We seem to have taken it for granted that people of mixed aboriginal descent are superior to the rest of us. They already have Native Title rights which, in itself, is a fraud on the Commonwealth. Individuals and groups are awash with public money with little, if any, positive outcomes. The individuals themselves are often difficult if not impossible to identify and seem to be increasing in number exponentially. It is claimed that a ‘yes’ outcome will divide us by race – aren’t we already divided that way? Whether we love them or hate them accept them or despise them, the Aboriginal Industry is big business and the sooner we wake up to that the better. The truth will set you free.

    • Michael Waugh says:

      Senator Price wants to audit where the money has gone. This would be a good place to start Truth-telling.

    • Bosun says:

      I think it was Hugh Morgan(Western Mining) that first argued that the only logical objective of the, then burgeoning, aboriginal industry was sovereignty and reparation. It’s always been about the money and power.

  • en passant says:

    I acknowledge and welcome to modern Australia the nomads who managed to survive a harsh existence without inventing the wheel, medicine, pottery, writing, weaving, agriculture, animal husbandry, sailing ships or stone buildings in 40,000 – 60,000 years. We just never gave them a chance or enough time.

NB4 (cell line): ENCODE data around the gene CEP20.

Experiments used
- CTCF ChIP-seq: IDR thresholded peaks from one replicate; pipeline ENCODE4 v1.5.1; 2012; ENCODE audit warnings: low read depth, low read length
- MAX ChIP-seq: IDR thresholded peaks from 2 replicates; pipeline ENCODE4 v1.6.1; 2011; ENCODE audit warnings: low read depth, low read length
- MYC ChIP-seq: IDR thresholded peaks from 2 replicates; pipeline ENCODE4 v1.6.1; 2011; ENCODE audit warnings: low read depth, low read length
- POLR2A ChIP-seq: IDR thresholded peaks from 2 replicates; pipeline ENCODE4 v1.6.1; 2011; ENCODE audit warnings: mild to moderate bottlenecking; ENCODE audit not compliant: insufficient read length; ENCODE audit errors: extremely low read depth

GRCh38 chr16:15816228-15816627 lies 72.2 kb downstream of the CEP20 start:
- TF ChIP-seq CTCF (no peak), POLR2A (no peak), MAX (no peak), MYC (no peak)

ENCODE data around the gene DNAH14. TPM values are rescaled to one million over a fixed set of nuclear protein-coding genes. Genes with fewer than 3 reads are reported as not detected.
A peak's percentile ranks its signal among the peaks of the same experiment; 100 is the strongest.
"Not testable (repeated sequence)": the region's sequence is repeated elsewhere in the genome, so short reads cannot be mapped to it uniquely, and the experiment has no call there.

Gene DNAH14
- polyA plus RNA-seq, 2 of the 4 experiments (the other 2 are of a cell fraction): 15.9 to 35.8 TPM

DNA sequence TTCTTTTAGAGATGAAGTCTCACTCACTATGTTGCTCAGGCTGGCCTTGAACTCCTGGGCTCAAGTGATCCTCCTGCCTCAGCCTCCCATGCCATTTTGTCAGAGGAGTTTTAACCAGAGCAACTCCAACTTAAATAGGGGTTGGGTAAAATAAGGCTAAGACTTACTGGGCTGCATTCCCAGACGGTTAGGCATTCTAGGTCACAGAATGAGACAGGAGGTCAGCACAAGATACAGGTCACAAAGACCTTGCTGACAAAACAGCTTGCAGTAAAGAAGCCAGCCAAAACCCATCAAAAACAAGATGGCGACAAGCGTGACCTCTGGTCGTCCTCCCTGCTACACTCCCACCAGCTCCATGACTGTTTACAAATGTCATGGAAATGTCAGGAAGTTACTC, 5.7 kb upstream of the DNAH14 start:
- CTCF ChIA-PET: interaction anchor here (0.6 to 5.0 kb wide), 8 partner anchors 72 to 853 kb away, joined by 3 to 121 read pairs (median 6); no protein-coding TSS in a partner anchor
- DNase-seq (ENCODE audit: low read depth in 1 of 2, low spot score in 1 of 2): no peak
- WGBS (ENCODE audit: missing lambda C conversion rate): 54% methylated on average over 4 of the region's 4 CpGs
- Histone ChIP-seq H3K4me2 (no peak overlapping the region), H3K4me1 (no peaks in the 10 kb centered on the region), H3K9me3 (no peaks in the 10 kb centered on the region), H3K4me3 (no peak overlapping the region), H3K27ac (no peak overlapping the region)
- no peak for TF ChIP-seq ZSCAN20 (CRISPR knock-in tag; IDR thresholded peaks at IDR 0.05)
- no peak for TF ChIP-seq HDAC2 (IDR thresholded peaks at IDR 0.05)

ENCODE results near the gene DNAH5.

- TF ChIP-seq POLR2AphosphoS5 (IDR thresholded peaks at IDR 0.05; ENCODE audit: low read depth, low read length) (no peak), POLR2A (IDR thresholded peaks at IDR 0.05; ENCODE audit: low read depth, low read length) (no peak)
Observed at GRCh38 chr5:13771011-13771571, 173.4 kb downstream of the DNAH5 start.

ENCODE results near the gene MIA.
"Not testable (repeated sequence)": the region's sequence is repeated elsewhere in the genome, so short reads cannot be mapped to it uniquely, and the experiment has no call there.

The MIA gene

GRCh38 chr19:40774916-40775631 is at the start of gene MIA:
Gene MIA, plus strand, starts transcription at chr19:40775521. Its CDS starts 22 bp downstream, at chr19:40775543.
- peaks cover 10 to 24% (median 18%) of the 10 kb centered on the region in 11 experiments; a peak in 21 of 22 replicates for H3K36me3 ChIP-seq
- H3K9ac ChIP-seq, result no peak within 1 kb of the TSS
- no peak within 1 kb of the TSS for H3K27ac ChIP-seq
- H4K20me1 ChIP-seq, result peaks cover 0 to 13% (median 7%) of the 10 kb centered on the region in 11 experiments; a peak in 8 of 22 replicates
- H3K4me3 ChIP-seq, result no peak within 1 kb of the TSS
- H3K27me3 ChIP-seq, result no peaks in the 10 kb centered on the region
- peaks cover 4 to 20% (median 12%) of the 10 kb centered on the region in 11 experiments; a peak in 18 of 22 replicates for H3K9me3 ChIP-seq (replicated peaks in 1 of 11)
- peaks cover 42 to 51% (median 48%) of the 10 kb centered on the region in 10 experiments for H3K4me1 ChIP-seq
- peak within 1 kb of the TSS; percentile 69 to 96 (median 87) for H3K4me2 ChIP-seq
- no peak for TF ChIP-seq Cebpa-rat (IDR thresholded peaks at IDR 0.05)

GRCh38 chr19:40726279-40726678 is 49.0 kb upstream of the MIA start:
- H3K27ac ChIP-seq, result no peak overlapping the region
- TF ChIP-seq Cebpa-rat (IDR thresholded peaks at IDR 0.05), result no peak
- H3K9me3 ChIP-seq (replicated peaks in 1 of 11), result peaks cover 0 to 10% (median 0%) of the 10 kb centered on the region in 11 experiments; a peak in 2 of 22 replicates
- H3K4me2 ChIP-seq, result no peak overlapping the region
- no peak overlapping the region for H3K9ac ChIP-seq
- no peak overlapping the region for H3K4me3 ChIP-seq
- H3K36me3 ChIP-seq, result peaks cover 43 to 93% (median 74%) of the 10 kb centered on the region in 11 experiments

I recognise the benefits provided to all Australians by science, philosophy, construction, British law, fossil fuel energy, increasing CO2, agriculture and animal husbandry and the enlightened inspiration of Renaissance thinking.
    I respect those of our political leaders, past and present, irrespective of their race or origin for providing all modern Australians with tremendous lifestyle advantages through innovations in science, mining, agriculture, manufacturing, technology, medicine, construction, literature and education.
    I value the diversity of opinions expressed through freedom of speech enabling the best ideas that will enhance social cohesion and integration to promote us as one sovereign nation.
    I reject the divisive and exclusionary endeavours of religious, ethnic and ideological groups who promote views that separate and alienate us from each other.
    I thank our military forces for their sacrifice in protecting our freedoms and way of life despite the abysmal combat level leadership and lack of warrior ethos by their ‘woke’ senior officers.

  • EJP says:

    I would now add point 11. Failure to understand why they lost. Like the Bourbons, they learnt nothing and forgot nothing, and have deluded themselves for 24 years as to the reason for failure. ‘Too much detail ‘, for example, or ‘Howard nobbled it’. Never a thought that the proposition was stupid in the first place. As now.

    Over the last few weeks I have been considering using the term ‘intellectual bankruptcy’ about the Yes case, but I now see that it isn’t that at all: it is simply what the shrinks call cognitive dissonance, or conceptual rigidity. Stuck.